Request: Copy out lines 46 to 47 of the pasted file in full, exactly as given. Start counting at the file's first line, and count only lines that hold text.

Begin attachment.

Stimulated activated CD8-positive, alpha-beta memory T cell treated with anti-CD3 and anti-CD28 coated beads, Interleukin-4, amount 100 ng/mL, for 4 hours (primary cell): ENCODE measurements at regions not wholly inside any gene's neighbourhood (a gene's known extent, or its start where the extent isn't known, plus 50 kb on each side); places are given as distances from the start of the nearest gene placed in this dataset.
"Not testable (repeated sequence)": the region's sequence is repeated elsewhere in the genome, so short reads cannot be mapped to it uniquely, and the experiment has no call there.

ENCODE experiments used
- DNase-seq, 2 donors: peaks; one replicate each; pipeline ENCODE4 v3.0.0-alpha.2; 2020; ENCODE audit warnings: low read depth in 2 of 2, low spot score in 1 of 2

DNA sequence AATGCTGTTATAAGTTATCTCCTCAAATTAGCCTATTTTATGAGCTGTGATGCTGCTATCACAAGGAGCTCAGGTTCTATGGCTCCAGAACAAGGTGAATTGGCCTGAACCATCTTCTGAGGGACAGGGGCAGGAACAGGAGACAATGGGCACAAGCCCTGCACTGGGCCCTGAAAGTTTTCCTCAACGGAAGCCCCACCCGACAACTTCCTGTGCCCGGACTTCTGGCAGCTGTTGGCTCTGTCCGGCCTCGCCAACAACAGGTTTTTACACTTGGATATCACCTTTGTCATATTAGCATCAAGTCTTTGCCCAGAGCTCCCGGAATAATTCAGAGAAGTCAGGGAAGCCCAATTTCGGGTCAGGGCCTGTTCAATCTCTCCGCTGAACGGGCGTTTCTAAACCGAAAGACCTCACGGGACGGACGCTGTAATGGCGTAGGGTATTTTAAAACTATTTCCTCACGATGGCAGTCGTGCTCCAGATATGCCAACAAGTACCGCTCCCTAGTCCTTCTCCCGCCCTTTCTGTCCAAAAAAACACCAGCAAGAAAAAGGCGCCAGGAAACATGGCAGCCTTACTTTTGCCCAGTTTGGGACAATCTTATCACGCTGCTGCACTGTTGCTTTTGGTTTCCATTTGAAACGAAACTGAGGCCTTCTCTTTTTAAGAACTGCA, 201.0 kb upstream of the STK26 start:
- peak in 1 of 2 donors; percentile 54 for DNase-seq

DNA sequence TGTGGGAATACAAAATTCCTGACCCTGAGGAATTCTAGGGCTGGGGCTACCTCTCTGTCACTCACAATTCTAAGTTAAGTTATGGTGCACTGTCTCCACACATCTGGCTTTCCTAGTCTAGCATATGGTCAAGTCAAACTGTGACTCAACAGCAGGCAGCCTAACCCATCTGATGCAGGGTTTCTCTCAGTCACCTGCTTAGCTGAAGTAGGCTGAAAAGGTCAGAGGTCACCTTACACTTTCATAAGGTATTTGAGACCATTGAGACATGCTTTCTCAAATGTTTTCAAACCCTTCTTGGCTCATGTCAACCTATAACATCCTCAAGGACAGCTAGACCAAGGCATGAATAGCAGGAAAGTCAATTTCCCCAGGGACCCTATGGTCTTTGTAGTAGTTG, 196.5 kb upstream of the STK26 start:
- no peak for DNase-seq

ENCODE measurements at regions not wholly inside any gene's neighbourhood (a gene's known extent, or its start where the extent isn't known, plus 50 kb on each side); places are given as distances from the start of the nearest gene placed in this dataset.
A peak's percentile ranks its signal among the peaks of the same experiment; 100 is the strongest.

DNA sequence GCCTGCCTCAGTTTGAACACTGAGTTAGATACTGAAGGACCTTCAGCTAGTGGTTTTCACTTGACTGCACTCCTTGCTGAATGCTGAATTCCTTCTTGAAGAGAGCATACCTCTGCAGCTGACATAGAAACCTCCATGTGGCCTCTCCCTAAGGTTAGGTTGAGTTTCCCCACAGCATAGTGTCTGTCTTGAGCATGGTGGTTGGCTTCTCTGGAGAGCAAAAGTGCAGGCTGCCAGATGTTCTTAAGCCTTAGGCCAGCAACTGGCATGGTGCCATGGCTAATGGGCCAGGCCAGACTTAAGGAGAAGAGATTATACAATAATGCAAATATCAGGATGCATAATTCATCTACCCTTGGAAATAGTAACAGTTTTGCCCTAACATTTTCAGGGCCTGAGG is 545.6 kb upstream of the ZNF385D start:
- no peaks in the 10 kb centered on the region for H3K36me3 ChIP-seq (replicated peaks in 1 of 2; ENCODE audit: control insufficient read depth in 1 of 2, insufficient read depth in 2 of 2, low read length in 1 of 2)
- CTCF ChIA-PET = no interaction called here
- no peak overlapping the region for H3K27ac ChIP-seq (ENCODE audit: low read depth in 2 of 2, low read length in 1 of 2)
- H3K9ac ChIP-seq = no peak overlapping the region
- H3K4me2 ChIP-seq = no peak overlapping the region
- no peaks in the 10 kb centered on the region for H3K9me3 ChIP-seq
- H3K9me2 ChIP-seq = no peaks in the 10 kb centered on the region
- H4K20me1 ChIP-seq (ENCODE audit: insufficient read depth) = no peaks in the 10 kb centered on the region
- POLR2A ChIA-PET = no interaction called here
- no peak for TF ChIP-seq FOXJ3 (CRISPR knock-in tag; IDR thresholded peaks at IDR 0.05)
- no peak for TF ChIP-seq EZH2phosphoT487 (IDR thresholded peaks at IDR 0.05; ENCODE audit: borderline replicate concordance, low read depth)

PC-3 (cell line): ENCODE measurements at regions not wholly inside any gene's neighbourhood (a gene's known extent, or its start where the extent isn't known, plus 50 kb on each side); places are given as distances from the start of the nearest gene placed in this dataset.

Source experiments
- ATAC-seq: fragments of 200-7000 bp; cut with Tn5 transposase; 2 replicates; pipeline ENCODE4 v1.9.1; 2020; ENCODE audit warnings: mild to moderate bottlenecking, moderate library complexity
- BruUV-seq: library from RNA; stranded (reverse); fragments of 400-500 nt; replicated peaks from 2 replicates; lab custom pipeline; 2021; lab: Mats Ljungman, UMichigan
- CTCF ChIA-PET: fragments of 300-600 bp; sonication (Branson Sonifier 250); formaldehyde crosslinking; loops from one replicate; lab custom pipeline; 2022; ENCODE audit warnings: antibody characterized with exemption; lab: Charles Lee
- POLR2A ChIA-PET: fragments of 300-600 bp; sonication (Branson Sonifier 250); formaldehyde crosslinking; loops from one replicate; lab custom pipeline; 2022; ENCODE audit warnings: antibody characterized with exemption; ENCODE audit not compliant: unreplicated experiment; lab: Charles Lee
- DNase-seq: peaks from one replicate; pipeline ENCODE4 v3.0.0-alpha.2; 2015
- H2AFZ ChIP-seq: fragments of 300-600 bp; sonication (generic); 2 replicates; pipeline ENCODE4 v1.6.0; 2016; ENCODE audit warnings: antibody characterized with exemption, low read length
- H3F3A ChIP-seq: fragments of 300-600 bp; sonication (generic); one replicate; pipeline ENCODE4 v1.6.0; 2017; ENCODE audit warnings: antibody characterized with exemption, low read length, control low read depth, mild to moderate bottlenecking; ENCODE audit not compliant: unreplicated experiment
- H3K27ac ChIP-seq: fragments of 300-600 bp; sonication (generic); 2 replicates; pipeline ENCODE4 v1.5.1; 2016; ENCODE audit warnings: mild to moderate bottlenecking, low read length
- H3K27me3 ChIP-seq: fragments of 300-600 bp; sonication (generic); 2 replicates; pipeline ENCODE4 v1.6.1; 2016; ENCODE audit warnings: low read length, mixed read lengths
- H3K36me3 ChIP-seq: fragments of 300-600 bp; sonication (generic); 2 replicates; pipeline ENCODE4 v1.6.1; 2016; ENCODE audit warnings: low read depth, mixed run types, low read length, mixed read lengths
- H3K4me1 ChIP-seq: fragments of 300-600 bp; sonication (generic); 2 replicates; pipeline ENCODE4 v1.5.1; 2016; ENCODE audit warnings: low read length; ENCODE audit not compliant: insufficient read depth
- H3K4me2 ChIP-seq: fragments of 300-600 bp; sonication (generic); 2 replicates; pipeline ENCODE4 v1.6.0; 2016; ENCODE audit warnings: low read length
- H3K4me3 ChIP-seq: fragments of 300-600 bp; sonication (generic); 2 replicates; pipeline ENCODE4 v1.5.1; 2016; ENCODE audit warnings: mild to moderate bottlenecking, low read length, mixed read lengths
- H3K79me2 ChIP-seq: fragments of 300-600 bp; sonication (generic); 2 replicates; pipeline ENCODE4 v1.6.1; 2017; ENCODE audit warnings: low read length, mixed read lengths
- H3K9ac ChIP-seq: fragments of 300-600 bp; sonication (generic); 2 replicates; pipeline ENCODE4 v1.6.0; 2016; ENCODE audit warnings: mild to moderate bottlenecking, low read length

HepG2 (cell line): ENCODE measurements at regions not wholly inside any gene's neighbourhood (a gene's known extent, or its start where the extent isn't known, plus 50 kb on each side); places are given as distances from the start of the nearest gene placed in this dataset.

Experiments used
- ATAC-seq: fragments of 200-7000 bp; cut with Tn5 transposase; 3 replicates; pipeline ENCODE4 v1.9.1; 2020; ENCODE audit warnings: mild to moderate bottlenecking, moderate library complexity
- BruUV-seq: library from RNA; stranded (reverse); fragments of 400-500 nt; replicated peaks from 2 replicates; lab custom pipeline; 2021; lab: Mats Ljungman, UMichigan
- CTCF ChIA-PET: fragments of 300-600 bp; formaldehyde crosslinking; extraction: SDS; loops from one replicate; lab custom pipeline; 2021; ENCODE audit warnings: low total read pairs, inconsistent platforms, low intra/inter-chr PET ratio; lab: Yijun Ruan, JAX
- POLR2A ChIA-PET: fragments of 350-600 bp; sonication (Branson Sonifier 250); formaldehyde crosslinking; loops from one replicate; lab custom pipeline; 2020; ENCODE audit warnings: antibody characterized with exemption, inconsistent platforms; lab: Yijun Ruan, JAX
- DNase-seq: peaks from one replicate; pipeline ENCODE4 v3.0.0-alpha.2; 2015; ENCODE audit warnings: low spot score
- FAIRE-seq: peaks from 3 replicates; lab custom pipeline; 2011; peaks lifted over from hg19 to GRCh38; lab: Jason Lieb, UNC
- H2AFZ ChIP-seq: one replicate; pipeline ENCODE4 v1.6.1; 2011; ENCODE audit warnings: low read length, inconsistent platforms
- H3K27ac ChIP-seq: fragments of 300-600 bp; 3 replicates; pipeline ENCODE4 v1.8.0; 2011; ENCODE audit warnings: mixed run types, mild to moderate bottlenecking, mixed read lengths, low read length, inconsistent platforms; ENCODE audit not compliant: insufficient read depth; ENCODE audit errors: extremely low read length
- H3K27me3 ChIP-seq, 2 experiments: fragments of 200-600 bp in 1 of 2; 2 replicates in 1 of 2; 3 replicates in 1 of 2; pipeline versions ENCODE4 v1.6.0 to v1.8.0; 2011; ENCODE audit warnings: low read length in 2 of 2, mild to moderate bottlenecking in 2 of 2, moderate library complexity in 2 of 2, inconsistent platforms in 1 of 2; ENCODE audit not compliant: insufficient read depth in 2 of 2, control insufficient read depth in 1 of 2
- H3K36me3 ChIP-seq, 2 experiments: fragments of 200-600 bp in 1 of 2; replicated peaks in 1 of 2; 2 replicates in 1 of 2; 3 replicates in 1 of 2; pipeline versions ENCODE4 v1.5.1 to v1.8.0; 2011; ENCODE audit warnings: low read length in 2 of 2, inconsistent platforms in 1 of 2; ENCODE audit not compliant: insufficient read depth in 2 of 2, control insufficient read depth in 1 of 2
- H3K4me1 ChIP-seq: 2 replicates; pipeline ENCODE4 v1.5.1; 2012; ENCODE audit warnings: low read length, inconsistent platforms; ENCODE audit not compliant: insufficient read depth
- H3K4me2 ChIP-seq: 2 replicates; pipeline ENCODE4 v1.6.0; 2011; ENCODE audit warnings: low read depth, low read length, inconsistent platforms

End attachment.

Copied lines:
- DNase-seq: peaks from one replicate; pipeline ENCODE4 v3.0.0-alpha.2; 2015; ENCODE audit warnings: low spot score
- FAIRE-seq: peaks from 3 replicates; lab custom pipeline; 2011; peaks lifted over from hg19 to GRCh38; lab: Jason Lieb, UNC